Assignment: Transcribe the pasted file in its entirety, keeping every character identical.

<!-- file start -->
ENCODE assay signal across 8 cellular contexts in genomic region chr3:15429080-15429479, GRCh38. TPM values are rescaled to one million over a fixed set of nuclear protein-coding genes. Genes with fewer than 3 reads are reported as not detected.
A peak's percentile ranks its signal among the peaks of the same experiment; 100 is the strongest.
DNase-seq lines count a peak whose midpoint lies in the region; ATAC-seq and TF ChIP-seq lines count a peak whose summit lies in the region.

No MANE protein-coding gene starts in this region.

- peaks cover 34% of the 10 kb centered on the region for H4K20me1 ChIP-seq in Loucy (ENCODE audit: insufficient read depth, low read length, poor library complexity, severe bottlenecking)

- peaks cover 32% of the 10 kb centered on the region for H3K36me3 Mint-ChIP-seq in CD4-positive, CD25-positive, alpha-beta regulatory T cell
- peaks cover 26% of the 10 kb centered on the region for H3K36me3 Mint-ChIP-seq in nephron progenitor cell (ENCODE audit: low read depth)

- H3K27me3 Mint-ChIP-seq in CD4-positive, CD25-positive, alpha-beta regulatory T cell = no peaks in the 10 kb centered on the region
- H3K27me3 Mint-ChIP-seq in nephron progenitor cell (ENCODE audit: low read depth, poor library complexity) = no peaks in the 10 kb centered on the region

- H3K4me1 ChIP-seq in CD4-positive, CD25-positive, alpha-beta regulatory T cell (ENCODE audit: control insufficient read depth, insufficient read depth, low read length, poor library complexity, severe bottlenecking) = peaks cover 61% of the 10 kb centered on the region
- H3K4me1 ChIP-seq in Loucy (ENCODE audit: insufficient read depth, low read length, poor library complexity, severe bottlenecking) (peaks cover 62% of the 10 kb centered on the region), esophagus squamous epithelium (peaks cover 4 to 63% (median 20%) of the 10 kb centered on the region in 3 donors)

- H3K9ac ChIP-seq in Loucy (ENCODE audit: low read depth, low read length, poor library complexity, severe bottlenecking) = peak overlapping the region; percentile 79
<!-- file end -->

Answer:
ENCODE assay signal across 8 cellular contexts in genomic region chr3:15429080-15429479, GRCh38. TPM values are rescaled to one million over a fixed set of nuclear protein-coding genes. Genes with fewer than 3 reads are reported as not detected.
A peak's percentile ranks its signal among the peaks of the same experiment; 100 is the strongest.
DNase-seq lines count a peak whose midpoint lies in the region; ATAC-seq and TF ChIP-seq lines count a peak whose summit lies in the region.

No MANE protein-coding gene starts in this region.

- peaks cover 34% of the 10 kb centered on the region for H4K20me1 ChIP-seq in Loucy (ENCODE audit: insufficient read depth, low read length, poor library complexity, severe bottlenecking)

- peaks cover 32% of the 10 kb centered on the region for H3K36me3 Mint-ChIP-seq in CD4-positive, CD25-positive, alpha-beta regulatory T cell
- peaks cover 26% of the 10 kb centered on the region for H3K36me3 Mint-ChIP-seq in nephron progenitor cell (ENCODE audit: low read depth)

- H3K27me3 Mint-ChIP-seq in CD4-positive, CD25-positive, alpha-beta regulatory T cell = no peaks in the 10 kb centered on the region
- H3K27me3 Mint-ChIP-seq in nephron progenitor cell (ENCODE audit: low read depth, poor library complexity) = no peaks in the 10 kb centered on the region

- H3K4me1 ChIP-seq in CD4-positive, CD25-positive, alpha-beta regulatory T cell (ENCODE audit: control insufficient read depth, insufficient read depth, low read length, poor library complexity, severe bottlenecking) = peaks cover 61% of the 10 kb centered on the region
- H3K4me1 ChIP-seq in Loucy (ENCODE audit: insufficient read depth, low read length, poor library complexity, severe bottlenecking) (peaks cover 62% of the 10 kb centered on the region), esophagus squamous epithelium (peaks cover 4 to 63% (median 20%) of the 10 kb centered on the region in 3 donors)

- H3K9ac ChIP-seq in Loucy (ENCODE audit: low read depth, low read length, poor library complexity, severe bottlenecking) = peak overlapping the region; percentile 79